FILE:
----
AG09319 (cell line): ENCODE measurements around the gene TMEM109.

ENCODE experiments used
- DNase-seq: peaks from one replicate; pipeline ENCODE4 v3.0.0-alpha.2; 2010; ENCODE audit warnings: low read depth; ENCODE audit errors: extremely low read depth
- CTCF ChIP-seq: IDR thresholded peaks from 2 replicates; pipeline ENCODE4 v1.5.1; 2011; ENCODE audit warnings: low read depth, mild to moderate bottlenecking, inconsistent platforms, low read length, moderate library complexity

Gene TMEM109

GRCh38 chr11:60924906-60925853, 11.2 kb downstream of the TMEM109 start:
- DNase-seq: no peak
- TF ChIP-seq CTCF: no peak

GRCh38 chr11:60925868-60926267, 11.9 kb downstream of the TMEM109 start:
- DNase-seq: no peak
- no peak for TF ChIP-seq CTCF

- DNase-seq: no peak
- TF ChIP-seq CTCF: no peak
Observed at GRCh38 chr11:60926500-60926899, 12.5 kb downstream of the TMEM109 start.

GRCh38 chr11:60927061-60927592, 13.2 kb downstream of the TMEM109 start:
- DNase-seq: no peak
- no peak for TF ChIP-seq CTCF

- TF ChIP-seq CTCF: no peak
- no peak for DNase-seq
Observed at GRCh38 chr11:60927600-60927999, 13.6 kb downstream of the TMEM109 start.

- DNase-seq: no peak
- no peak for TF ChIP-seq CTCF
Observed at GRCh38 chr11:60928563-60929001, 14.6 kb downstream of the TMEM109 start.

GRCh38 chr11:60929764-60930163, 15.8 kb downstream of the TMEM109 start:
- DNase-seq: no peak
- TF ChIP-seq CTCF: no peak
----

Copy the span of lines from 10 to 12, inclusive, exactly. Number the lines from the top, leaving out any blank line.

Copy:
- DNase-seq: no peak
- no peak for TF ChIP-seq CTCF

- DNase-seq: no peak